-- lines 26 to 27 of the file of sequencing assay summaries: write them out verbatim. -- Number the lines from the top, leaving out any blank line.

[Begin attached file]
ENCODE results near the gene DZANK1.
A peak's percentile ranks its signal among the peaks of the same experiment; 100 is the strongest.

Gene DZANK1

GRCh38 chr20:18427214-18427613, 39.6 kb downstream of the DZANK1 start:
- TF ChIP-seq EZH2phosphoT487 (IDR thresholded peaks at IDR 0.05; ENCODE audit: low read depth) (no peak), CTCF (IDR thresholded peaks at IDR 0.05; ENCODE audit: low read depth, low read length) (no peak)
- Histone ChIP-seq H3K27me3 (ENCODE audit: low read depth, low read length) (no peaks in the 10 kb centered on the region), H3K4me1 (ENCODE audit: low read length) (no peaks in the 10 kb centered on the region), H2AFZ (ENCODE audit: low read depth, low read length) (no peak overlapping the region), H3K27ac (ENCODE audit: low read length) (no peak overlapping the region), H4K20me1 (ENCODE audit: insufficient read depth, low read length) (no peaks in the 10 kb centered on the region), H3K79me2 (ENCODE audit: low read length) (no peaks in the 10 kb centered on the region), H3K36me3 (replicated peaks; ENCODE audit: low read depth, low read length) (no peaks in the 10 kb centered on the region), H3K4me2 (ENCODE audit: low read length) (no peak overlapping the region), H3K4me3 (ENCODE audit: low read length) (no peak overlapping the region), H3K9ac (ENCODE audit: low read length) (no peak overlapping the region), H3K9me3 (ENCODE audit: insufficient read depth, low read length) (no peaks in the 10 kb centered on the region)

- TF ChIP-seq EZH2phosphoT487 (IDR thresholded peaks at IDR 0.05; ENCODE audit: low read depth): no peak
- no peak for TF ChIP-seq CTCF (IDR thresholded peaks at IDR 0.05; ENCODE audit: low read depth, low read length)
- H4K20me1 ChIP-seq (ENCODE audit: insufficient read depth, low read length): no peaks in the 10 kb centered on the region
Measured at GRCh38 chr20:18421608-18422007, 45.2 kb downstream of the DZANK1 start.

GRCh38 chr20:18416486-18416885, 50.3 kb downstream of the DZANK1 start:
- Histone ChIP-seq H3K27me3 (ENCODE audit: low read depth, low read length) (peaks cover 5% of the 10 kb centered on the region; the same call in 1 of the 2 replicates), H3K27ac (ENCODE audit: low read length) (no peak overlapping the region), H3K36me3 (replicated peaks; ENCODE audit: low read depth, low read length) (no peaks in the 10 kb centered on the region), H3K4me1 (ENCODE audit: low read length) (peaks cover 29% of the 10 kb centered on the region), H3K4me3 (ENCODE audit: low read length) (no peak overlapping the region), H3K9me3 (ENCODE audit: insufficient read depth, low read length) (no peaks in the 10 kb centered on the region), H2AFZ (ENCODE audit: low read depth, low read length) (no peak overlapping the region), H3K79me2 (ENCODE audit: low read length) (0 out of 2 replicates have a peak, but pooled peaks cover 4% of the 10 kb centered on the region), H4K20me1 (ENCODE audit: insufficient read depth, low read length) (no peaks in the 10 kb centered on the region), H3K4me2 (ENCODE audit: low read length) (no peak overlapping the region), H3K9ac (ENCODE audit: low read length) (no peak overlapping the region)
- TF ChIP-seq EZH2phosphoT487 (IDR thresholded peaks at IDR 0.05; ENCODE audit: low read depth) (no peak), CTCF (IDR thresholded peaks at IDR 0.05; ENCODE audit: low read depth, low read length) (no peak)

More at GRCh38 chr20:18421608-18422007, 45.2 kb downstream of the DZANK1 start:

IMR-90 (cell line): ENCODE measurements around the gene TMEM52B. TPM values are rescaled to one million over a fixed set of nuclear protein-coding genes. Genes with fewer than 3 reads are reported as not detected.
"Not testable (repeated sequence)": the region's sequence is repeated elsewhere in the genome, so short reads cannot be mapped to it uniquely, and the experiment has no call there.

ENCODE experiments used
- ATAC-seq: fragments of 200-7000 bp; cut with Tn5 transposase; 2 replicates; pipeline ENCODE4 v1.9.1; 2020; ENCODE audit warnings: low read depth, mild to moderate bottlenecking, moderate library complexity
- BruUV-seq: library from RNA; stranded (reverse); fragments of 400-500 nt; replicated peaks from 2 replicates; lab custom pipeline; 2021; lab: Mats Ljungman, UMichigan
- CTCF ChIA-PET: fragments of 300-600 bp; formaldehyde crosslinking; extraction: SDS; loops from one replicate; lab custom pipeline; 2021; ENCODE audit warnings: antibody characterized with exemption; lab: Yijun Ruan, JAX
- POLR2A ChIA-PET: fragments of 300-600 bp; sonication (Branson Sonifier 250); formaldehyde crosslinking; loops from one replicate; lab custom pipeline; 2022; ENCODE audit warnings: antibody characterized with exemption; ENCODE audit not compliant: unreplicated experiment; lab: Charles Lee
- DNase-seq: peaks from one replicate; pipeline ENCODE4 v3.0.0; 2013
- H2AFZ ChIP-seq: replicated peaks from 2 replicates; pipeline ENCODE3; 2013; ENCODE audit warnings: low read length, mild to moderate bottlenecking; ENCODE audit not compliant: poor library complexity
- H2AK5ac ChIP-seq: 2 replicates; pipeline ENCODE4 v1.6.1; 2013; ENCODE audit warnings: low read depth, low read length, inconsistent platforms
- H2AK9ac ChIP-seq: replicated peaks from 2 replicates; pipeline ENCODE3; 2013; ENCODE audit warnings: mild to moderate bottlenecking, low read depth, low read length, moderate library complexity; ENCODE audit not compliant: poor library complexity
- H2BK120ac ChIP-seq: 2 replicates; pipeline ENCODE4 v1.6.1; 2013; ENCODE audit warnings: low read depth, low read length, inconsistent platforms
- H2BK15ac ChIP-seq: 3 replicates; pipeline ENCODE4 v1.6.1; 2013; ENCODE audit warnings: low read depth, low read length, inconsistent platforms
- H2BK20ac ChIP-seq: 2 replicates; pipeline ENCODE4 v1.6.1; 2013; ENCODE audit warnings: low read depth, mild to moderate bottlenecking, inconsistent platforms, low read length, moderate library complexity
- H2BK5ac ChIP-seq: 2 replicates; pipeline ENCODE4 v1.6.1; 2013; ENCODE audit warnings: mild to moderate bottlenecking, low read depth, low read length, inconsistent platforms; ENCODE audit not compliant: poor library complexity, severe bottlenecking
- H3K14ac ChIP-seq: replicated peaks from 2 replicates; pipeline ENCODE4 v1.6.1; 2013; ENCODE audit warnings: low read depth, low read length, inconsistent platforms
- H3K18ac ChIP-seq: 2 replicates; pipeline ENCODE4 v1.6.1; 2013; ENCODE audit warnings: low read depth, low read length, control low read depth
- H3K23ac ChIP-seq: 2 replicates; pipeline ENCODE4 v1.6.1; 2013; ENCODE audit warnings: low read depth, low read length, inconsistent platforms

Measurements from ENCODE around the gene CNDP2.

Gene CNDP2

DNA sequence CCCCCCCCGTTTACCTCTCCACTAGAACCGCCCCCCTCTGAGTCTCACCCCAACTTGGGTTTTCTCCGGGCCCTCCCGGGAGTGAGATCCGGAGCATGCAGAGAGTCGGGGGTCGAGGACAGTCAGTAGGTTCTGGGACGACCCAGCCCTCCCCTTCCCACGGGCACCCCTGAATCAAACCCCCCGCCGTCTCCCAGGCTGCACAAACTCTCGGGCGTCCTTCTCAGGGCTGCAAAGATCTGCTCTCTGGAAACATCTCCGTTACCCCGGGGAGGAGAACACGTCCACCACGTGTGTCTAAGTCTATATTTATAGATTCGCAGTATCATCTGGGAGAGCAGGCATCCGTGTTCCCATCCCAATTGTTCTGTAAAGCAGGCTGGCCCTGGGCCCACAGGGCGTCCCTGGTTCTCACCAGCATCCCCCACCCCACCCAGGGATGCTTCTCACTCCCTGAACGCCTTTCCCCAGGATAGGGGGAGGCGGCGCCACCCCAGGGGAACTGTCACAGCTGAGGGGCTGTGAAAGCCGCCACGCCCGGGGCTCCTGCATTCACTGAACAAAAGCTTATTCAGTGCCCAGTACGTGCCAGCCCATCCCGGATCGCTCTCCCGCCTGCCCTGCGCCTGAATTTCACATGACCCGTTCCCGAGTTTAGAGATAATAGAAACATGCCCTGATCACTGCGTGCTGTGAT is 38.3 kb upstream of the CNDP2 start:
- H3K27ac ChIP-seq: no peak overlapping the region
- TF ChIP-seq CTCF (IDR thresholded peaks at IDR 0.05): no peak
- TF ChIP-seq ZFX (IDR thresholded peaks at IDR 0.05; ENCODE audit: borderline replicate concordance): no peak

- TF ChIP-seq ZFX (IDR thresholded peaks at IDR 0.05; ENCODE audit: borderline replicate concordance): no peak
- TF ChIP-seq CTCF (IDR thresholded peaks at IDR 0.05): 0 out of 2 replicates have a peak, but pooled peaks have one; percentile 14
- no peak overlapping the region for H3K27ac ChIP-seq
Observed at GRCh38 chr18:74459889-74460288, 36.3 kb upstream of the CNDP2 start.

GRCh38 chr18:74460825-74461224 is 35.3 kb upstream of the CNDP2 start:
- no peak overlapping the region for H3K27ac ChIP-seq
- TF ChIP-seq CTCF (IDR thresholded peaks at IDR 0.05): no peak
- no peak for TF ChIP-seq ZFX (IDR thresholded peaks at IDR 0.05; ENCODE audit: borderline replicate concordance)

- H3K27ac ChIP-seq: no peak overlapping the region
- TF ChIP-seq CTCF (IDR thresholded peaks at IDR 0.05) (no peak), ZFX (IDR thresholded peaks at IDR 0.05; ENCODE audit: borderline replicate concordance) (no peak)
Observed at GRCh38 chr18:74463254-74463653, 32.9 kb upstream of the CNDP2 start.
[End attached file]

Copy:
- H2BK120ac ChIP-seq: 2 replicates; pipeline ENCODE4 v1.6.1; 2013; ENCODE audit warnings: low read depth, low read length, inconsistent platforms
- H2BK15ac ChIP-seq: 3 replicates; pipeline ENCODE4 v1.6.1; 2013; ENCODE audit warnings: low read depth, low read length, inconsistent platforms